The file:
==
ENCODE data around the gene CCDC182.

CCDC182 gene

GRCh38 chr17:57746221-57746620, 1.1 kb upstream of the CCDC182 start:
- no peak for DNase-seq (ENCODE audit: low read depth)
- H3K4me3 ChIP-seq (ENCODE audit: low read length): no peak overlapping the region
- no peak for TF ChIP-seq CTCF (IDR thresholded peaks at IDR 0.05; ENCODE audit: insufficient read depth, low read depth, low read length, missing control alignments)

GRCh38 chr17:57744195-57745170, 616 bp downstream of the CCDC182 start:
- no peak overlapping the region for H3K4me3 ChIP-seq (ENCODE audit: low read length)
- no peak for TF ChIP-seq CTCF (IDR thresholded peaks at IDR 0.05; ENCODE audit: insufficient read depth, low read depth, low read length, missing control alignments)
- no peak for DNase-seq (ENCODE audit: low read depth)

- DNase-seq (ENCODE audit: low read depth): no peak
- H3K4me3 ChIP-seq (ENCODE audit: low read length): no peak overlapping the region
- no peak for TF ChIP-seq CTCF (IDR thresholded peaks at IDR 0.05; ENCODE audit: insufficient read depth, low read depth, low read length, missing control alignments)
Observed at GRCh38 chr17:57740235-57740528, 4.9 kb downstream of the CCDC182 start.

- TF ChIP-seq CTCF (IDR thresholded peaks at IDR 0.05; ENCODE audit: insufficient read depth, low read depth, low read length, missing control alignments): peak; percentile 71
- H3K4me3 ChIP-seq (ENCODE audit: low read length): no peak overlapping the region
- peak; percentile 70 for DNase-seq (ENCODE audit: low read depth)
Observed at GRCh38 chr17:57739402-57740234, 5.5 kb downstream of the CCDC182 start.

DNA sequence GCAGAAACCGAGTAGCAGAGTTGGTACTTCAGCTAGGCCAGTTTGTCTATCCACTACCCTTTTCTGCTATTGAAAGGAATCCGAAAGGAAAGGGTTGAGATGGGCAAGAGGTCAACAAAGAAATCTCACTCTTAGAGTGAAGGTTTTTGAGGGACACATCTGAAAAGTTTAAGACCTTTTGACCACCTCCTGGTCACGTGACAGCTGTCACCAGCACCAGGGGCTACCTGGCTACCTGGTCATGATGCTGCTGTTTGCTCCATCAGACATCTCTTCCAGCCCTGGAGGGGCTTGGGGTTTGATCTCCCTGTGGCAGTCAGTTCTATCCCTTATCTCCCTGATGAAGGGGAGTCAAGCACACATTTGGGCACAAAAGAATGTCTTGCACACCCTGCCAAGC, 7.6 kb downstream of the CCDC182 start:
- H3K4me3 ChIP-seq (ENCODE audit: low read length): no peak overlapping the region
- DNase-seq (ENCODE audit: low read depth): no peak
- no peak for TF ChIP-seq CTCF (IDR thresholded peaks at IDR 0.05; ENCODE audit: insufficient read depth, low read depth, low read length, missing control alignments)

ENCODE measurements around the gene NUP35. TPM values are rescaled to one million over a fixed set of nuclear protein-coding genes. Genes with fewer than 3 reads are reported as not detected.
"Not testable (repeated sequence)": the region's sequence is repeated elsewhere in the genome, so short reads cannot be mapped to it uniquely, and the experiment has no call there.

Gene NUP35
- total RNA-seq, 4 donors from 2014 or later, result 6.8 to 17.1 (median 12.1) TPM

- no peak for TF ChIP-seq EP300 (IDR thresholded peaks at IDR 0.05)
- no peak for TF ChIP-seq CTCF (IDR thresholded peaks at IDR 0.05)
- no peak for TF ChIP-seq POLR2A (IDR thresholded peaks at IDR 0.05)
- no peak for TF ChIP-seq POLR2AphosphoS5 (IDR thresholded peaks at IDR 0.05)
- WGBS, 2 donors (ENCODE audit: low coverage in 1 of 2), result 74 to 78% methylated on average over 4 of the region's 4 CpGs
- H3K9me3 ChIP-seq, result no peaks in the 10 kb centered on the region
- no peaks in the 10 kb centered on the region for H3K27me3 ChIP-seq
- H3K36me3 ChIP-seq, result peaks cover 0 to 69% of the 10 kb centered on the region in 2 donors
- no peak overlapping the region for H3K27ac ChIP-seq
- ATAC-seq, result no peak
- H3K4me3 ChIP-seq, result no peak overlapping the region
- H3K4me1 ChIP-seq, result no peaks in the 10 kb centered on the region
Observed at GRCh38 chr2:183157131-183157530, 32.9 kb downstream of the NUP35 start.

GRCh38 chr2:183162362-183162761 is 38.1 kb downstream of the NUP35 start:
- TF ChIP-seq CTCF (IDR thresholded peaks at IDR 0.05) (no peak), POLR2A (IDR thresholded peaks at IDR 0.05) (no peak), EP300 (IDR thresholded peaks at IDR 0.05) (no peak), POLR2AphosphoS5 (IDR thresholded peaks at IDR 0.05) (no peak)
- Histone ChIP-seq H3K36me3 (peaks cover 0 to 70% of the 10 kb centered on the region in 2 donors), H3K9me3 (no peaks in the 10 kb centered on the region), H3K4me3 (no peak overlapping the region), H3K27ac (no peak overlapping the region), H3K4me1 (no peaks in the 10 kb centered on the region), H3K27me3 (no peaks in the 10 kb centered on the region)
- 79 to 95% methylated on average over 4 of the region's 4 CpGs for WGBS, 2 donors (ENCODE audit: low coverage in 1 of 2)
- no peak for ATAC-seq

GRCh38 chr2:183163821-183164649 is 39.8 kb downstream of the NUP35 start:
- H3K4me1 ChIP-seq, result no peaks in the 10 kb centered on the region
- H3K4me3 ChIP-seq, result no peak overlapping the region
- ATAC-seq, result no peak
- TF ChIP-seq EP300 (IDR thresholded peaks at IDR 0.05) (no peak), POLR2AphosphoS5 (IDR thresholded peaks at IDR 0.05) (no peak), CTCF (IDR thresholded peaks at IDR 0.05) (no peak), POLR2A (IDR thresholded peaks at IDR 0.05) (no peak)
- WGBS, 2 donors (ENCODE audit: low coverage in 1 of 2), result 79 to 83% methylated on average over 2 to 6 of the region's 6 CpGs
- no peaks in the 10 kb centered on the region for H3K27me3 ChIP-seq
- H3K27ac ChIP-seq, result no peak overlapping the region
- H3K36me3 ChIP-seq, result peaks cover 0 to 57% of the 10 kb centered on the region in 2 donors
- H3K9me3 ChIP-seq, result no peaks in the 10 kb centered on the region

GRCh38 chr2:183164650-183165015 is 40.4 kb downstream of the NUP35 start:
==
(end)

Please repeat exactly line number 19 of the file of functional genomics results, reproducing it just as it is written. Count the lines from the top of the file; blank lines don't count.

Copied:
DNA sequence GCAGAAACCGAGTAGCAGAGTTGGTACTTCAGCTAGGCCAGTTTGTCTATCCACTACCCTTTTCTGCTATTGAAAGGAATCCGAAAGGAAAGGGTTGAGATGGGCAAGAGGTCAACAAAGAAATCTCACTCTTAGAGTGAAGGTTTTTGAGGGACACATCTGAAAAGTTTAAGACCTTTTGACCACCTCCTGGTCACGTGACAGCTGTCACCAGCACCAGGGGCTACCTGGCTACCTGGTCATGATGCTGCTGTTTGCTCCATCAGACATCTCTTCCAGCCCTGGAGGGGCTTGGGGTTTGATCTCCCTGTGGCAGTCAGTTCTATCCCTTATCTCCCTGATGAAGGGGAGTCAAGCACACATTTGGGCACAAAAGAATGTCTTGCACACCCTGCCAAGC, 7.6 kb downstream of the CCDC182 start: